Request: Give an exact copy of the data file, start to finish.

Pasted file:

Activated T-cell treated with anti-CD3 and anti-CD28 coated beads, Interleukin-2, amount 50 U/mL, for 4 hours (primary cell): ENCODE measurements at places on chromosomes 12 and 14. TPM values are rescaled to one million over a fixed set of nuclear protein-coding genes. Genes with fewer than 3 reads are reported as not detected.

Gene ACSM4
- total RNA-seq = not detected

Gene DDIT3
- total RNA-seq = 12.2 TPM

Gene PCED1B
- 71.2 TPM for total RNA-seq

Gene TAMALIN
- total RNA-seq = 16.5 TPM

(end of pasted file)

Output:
Activated T-cell treated with anti-CD3 and anti-CD28 coated beads, Interleukin-2, amount 50 U/mL, for 4 hours (primary cell): ENCODE measurements at places on chromosomes 12 and 14. TPM values are rescaled to one million over a fixed set of nuclear protein-coding genes. Genes with fewer than 3 reads are reported as not detected.

Gene ACSM4
- total RNA-seq = not detected

Gene DDIT3
- total RNA-seq = 12.2 TPM

Gene PCED1B
- 71.2 TPM for total RNA-seq

Gene TAMALIN
- total RNA-seq = 16.5 TPM